Power Control Design
Predicting Signal Behaviour In Opto-Electronic Circuits
OptiSPICE is the only SPICE software available for Opto-Electronics. It incorporates equations governing optical components directly into an electrical simulation framework, thus forming a single-engine optoelectronic simulation tool. Previously, the ability for a single software package to tightly model optical-electrical integration, thermal coupling, and various optical effects (such as interference, reflection, and multiple carrier frequencies) was non-existant.
The figure below illustrates a circuit design using a feedback loop to maintain a constant optical power in the presence of temperature variation.
A small percentage of the optical power is split off from the output of the laser and is fed to a photodetector. The output from this detector is used as the input to a closed loop PI controller (see Figure 2). For any small variation in the photodetector current, in response to a small variation of the laser output power (ex. due to temperature change), the PI controller adjusts the bias voltage so that the current through the laser remains constant. As a result, the output optical power is kept constant.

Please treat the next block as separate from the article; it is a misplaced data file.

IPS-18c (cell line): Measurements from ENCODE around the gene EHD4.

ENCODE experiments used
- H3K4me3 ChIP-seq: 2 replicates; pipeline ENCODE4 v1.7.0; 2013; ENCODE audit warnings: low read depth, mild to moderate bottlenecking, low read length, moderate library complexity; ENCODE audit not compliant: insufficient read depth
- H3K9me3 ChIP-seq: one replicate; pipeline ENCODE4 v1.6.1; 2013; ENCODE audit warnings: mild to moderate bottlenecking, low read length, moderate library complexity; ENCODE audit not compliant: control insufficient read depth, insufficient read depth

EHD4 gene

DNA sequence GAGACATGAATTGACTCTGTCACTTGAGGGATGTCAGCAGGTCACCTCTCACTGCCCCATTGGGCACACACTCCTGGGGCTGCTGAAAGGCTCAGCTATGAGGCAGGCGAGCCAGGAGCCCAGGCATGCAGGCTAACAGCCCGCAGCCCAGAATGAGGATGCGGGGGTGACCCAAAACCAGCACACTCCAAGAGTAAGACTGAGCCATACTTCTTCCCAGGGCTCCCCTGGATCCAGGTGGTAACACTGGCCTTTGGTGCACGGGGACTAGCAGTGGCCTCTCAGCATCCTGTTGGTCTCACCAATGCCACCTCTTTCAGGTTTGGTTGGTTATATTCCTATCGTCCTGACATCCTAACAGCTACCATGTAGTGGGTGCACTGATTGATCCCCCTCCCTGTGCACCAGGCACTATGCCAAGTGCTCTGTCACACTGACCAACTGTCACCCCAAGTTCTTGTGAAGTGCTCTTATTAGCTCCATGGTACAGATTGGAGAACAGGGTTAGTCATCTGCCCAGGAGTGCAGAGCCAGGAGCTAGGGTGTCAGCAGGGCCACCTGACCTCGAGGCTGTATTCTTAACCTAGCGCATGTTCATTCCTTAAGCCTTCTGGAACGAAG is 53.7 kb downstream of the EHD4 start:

In this design ambient temperature of the laser is varied with time as shown in Figure 3. This temperature variance is fed to the laser through an external thermal source.
The response of the laser output power is shown in Fig. 4. Responses for two cases are shown – closed and open loop cases. As expected, closing the PI feedback loop causes the laser bias to be adjusted to compensate for the temperature changes.
Fig. 5 shows the bias voltage for the closed and open loop cases. It can be observed from the plot that bias voltage is getting reduced to compensate the increase of temperature in the closed loop case.
Figs. 6 and 7 show input and output voltage of the PI controller. As it can be seen a very small increase in the input (in the order of mV) causes a significant negative voltage in the output.
The power control design must be simulated using a SPICE engine that incorporates both electrical and optical models – OptiSPICE. It cannot be simulated using traditional software packages that rely on co-simulation or equivalent circuit models, as they do not provide sufficient coupling between electrical and optical devices.